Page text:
“There is nothing surprising or novel in religious groups developing theological ideas in new directions. Early Christians, for example, took Jewish religious traditions of God, creation, sin, the fall, redemption, a saviour figure, resurrection, and a people of God, and reconfigured them all in relation to Jesus of Nazareth identified as saviour and lord. Christianity also brought a very open boundary to that previously, largely controlled community of Jews and talked not only about a spirit power that qualified people for inclusion but also asserted the belief that the resurrection had already begun in the person of Jesus. It was not long before a variety of other ideas, especially Greek ideas, helped ongoing generations of Christians to express their growing sense that Jesus was also divine and needed to be included in a new view of God as a Holy Trinity. The early Christian idea that Christ would soon return to transform the world was itself transformed into an ongoing commitment to develop and expand the Christian community itself.”
What the Mormons teach about Jesus
Davies has done the heavylifting for us on Mormon beliefs. The following is a summary of his research on Mormon belief about Jesus from his work, An Introduction to Mormonism.
The Mormon Scriptures do reference Jesus Christ as the Son of God (Helaman 5:12; 3 Nephi 14:24-6; Mosiah 3:8), and their Articles of Faith open with the assertion that Jesus Christ is the Son of God the Eternal Father. Indeed, the Mormon doctrine of God is often confusing to Christians because it uses the language that is familiar to them but means something different by it.
“The Articles open with the assertion: ‘We believe in God, the Eternal Father, and in His Son, Jesus Christ, and in the Holy Ghost.’ This simple affirmation echoes the doctrine of the Trinity, which gradually became the mark of orthodoxy during the first four hundred years of Christianity and sets the mark for all subsequent debates about the nature of God. Whilst reflecting early Christian creeds the affirmation does not express the rationale of LDS thought, especially its later development, for it does not operate on the same philosophical principles. Though some LDS writers have tried to describe LDS accounts of God in relation to the official creeds of Christendom, the venture is seldom fruitful, because the worlds of thought and of ritual action associated with them are markedly different (Hale 1989: 7–14). In fact the LDS approach to God is not always easy for members of other Christian denominations to grasp, because of the distinctive value given to the relative status of ‘God’, ‘Father’ and ‘Son’. Jesus Christ, for example, is identified with the Old Testament figure of Jehovah and was the God of Israel. This immediately draws a distinction between LDS and most other Christian traditions, which would identify the God of the Hebrews as ‘the Father’, and Jesus as the Father’s Son.”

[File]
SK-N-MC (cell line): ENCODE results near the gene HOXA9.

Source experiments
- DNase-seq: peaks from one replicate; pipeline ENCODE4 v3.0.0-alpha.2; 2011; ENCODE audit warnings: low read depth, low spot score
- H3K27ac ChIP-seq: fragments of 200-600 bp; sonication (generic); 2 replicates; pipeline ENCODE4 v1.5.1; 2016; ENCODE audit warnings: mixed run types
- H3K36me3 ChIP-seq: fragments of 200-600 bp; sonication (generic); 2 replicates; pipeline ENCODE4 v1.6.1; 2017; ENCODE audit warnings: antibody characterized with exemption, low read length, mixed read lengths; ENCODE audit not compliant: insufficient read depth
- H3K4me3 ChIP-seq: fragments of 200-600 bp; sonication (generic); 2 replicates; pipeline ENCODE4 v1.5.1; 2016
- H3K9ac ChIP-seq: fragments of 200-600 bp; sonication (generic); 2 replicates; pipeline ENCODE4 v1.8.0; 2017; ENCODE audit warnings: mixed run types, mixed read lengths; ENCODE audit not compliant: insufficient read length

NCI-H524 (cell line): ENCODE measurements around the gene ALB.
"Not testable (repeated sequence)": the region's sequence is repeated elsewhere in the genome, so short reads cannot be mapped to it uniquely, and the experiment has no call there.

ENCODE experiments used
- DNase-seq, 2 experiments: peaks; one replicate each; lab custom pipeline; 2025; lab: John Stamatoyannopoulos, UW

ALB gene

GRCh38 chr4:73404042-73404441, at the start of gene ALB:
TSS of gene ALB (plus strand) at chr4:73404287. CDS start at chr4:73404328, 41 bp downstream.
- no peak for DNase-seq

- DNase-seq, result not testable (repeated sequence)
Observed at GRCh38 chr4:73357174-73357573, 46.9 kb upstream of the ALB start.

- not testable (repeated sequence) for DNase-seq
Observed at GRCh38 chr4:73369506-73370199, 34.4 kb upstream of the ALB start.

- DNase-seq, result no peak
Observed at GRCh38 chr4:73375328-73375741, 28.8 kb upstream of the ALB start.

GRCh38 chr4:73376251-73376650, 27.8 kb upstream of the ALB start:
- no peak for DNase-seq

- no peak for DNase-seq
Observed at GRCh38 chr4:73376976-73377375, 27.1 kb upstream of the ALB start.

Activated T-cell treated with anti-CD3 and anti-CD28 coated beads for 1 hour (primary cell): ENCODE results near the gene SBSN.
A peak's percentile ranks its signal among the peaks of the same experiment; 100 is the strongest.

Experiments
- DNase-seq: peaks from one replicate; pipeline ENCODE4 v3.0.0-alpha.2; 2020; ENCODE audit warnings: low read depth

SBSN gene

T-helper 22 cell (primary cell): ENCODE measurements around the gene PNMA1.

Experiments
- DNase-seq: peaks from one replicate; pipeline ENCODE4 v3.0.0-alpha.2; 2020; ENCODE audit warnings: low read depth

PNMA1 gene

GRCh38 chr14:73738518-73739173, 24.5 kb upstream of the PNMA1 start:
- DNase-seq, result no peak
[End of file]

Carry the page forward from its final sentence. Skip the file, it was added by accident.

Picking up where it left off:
What exactly do Mormon’s mean by ‘Father’?
“At the outset the very word ‘Father’ demands close attention. Many ordinary Christians would, in popular terms and in practical spirituality, identify God the Father with the God of the Old Testament, often referred to as Jehovah. For them the link between Father and Jehovah is assumed and they would not anticipate the counter-intuitive LDS view that equates Jesus with Jehovah. For ordinary Christians it is important to stress this fact: in Mormon terms Jesus is Jehovah and Jehovah is not the Father. In Mormon terminology the source responsible for all spirits, including that of Jesus, is Elohim. This Hebrew plural noun of majesty or intensity is usually used with a verb in the singular and, biblically, describes the single identity of God the Father. In the opinion of Latter-day Saints and in their traditional ritual, however, Elohim becomes particularly important in relation to creation stories, in which it is given a full plural designation–the Gods (Abraham 4: 1). This marks a clear distinction from historical Christian doctrine.”